Furthermore, OTUs that had been previously classified at the family level only were able to be defined at the genus level now using dada2. These were Achromobacter (relative abundance: 6.6%, family: Alcaligenaceae) and Pseudoflavitalea (relative abundance: 5.3%, family: Chitinophagaceae). Pseudoflavitalea is a newly described genus that currently has only been isolated from soil samples (Kim et al., 2016); its potential role in human disease is unknown. On the other hand, Achromobacter xylosoxidans was initially isolated from ear discharge from OM patients (Yabuuchi and Ohyama, 1971) and was recently identified in cholesteatomas of multiple individuals with COME (Kalcioglu et al., 2018). Members of the Achromobacter genus, specifically Achromobacter xylosidans, have been shown to be opportunistic respiratory pathogens, particularly in patients with cystic fibrosis or immune deficiencies (Swenson and Sadikot, 2015). Given that Achromobacter was the most prevalent genus identified (present in 39/50 samples), with a mean relative abundance of 6.6%, further work on the role of Achromobacter in COME is warranted.
The high inter-patient variation and lack of core microbiome indicates that there is no typical middle ear microbiome associated with COME (Figure 1). In contrast to previous reports that found the middle ear microbiome to be dominated by a single genus, typically from Alloicoccus, Moraxella, or Haemophilus (Guvenc et al., 2010; Jervis-Bardy et al., 2015), the middle ear microbiome in this study was highly variable, generally compromising at least two high-abundance genera. This difference may be due to the finer resolution of the ASV pipeline implemented in dada2, and the larger quantity of data retained by not rarefying the counts. Furthermore, even the “typical” agents associated with AOM—namely, Haemophilus, Moraxella, and Streptococcus—were absent in ~50% of the samples from our COME patients. These results highlight the complexity of the middle ear microbiome associated with COME, which is perhaps expected given that a multitude of risk factors and potential etiologies have been identified for COME.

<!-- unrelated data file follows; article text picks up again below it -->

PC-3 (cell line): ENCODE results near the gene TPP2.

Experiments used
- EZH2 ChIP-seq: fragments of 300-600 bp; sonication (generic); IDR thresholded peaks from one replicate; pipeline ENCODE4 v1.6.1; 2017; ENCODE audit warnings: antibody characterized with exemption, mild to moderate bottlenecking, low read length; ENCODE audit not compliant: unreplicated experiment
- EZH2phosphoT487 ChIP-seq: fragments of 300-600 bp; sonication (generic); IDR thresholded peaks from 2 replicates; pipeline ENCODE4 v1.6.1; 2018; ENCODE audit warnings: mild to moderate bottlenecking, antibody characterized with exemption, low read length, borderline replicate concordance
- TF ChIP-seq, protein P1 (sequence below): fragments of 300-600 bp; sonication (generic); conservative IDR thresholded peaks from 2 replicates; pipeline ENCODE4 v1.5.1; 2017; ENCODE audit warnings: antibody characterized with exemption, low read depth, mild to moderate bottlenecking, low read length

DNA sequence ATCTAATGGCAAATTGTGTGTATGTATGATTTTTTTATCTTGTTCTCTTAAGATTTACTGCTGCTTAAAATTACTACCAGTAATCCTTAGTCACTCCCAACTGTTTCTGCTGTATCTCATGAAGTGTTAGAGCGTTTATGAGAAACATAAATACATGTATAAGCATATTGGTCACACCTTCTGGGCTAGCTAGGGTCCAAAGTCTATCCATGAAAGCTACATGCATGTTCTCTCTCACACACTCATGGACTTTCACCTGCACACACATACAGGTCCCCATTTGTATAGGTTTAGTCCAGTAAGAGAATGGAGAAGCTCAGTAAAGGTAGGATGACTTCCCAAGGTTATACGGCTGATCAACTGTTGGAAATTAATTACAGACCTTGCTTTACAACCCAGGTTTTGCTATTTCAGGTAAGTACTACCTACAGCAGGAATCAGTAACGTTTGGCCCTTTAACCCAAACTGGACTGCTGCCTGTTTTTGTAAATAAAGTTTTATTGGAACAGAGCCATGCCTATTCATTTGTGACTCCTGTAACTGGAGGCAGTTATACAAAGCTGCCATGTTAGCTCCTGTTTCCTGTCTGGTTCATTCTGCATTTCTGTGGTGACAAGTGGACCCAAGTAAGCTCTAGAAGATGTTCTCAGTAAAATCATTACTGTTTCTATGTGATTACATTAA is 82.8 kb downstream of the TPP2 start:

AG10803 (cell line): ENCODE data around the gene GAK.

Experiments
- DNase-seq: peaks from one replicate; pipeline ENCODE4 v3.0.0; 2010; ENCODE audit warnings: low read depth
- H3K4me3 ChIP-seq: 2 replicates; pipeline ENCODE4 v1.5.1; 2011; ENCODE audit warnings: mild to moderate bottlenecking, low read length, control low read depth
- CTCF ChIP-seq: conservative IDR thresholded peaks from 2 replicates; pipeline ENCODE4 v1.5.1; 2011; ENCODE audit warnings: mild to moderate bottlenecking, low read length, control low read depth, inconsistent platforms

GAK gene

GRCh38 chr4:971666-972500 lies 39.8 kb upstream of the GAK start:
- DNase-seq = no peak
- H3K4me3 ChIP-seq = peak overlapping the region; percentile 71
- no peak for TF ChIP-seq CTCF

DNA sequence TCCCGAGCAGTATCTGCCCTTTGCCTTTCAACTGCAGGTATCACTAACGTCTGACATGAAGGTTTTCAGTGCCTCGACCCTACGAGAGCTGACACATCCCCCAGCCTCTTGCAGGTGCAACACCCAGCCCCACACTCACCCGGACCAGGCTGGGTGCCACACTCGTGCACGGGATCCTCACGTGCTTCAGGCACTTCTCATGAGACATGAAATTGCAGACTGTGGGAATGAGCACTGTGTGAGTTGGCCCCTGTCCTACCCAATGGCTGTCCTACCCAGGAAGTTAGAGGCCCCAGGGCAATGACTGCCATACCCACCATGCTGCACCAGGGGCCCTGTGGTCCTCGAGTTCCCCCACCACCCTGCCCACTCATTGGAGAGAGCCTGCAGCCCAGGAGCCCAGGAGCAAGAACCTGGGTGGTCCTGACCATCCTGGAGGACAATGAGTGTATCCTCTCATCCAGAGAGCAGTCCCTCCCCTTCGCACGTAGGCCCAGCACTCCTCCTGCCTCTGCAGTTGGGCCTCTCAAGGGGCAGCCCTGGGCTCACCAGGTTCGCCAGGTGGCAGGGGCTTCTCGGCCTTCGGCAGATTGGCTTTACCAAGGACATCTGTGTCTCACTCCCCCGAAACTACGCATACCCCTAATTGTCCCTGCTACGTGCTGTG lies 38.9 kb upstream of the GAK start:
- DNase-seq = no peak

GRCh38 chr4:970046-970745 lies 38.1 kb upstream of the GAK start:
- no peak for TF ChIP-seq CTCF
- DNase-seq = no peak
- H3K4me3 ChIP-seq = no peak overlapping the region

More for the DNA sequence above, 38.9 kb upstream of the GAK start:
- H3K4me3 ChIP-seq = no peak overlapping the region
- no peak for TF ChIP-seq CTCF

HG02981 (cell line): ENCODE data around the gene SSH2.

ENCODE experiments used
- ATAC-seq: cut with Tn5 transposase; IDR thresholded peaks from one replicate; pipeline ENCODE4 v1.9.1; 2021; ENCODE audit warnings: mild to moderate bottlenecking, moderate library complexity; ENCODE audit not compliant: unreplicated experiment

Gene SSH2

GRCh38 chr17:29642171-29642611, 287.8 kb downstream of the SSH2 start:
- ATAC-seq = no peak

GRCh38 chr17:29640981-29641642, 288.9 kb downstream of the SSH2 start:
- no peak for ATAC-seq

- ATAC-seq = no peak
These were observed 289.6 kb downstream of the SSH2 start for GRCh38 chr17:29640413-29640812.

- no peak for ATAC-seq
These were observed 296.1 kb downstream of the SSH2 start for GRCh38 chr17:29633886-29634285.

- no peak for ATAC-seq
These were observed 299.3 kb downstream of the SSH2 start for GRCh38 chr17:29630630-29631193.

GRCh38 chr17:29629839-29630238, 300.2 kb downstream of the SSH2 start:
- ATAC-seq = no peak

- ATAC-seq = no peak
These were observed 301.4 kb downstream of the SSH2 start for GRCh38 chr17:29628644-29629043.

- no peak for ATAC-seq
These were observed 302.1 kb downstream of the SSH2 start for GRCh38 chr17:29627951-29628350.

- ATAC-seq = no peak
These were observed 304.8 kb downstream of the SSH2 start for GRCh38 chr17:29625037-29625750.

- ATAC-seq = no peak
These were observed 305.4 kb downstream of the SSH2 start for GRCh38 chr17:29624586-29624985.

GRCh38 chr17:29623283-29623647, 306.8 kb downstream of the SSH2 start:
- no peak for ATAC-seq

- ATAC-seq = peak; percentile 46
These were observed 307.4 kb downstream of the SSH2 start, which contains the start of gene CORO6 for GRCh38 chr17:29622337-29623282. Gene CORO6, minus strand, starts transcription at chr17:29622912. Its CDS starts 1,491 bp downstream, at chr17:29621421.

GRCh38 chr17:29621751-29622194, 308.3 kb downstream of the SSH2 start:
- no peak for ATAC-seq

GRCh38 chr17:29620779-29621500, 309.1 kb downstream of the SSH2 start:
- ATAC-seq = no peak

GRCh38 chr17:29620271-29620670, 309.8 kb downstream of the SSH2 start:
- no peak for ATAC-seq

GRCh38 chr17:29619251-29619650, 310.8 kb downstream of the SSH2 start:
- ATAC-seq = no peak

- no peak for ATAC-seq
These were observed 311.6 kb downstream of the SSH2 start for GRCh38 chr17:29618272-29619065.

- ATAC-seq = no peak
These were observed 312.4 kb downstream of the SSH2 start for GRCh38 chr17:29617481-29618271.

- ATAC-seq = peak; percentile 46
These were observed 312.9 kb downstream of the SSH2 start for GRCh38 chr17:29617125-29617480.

To our knowledge, we present here the first characterization of microbiome function in the middle ear. Although taxonomic composition varied dramatically between patients, microbiome function was remarkably similar across all patients (Figure 2). This supports the idea that microbial community functions often converge despite different taxonomic compositions (Human Microbiome Project, 2012; Louca et al., 2018). These will include core functions that are essential for microbial life, such as translation (Human Microbiome Project, 2012), which was highly abundant in our analysis. Interestingly, one of the top functions of the middle ear microbial community was “Membrane Transport,” which includes a wide range of genes such as transporters, the phosphotransferase system, and the bacterial secretion system. In our case, the majority of genes were subcategorized in the general category “Transporters.” In previous human microbiome studies, membrane transport has been identified as an abundant component of the healthy laryngeal microbiome (Jette et al., 2016) and associated with gut microbiome dysbiosis in irritable bowel disease and obesity (Greenblum et al., 2012). Further work is necessary to understand if these functions represent unique roles of the microbial community during COME, or if overlapping functions are present in AOM and healthy MEF microbiome.